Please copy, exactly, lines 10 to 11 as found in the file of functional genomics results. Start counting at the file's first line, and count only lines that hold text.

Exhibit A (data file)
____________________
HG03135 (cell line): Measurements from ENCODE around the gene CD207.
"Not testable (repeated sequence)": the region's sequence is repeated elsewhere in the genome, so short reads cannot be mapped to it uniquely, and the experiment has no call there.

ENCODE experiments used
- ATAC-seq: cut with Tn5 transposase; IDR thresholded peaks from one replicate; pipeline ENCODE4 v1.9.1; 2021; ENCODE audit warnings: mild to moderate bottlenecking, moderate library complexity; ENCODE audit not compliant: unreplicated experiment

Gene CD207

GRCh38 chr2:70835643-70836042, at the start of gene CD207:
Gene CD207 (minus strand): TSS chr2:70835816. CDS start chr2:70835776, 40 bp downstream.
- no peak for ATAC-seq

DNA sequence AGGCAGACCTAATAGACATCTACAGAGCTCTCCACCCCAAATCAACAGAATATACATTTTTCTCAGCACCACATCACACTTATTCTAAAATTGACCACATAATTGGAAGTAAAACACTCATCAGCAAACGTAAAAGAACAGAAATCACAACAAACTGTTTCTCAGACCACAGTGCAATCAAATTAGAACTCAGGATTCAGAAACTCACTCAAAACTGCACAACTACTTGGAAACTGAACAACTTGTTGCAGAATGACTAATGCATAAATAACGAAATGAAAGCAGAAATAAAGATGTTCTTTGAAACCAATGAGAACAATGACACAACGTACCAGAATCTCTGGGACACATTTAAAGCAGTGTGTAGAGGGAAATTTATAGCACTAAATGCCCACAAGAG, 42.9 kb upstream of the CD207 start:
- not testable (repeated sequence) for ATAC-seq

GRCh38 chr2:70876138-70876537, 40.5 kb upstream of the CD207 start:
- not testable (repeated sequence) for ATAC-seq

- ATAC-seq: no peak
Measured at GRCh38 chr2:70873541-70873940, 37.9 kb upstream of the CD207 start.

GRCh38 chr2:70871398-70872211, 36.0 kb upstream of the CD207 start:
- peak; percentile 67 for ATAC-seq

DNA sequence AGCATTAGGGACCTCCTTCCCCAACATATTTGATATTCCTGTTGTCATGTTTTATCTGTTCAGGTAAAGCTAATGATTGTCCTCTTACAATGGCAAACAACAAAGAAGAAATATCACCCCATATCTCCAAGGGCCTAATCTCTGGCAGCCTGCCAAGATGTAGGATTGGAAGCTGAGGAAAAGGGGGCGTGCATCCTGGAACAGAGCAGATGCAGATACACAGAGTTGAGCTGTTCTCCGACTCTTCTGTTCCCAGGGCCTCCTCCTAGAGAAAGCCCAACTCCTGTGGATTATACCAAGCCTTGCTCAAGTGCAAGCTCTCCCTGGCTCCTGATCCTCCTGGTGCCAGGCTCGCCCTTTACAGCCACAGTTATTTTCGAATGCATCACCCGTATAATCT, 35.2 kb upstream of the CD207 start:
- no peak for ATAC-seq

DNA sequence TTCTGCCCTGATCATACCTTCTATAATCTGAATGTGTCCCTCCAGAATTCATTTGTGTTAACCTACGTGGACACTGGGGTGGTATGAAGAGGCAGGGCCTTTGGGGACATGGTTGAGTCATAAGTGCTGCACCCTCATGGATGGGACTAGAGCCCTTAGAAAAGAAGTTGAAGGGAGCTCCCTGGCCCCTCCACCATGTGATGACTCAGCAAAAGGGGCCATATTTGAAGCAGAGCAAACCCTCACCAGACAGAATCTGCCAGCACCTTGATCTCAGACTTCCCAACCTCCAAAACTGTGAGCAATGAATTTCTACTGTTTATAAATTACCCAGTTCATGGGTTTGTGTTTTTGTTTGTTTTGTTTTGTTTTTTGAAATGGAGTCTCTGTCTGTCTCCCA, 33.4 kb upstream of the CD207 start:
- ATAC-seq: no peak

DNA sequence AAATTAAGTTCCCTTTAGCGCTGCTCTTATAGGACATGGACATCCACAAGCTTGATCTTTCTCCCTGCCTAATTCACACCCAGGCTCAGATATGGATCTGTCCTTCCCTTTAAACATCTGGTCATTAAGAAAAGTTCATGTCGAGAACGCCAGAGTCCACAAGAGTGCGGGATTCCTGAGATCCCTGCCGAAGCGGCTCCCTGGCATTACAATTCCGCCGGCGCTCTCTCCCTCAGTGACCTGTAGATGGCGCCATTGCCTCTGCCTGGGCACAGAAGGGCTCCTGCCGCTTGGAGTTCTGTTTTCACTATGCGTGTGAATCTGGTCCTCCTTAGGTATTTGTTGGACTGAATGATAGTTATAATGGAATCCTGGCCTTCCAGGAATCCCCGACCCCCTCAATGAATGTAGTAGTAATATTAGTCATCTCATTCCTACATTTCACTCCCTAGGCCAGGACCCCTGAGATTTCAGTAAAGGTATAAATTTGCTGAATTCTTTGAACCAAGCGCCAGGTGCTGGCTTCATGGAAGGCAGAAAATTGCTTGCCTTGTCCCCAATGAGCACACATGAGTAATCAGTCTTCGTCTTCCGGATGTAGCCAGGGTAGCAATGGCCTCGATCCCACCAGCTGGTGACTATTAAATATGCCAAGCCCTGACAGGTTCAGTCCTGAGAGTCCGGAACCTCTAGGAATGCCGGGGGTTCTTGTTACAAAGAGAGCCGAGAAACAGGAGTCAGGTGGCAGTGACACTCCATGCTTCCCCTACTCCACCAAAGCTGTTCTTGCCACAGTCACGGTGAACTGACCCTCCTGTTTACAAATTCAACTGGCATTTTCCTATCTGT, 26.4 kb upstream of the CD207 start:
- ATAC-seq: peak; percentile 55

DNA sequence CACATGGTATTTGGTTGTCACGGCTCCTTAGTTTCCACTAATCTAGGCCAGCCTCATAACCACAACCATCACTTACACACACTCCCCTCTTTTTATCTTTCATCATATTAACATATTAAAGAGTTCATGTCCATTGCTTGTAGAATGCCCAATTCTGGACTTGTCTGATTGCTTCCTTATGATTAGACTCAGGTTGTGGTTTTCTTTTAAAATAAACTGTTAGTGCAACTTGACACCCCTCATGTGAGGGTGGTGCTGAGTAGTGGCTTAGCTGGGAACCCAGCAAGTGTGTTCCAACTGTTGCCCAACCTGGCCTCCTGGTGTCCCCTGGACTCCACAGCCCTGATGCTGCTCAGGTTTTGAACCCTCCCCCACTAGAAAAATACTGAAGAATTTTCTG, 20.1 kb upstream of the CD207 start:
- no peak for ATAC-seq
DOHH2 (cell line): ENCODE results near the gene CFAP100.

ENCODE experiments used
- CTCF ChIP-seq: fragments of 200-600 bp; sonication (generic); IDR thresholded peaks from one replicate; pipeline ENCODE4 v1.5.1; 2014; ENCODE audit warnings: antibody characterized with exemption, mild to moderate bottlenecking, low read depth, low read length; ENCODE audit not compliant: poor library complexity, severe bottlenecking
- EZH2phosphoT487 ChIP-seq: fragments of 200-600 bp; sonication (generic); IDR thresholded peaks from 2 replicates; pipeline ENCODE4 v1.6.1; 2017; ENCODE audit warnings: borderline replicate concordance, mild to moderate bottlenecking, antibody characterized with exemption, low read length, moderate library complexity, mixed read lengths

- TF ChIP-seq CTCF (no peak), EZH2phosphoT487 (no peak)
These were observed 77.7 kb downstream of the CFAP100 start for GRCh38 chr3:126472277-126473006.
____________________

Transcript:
- not testable (repeated sequence) for ATAC-seq

GRCh38 chr2:70876138-70876537, 40.5 kb upstream of the CD207 start: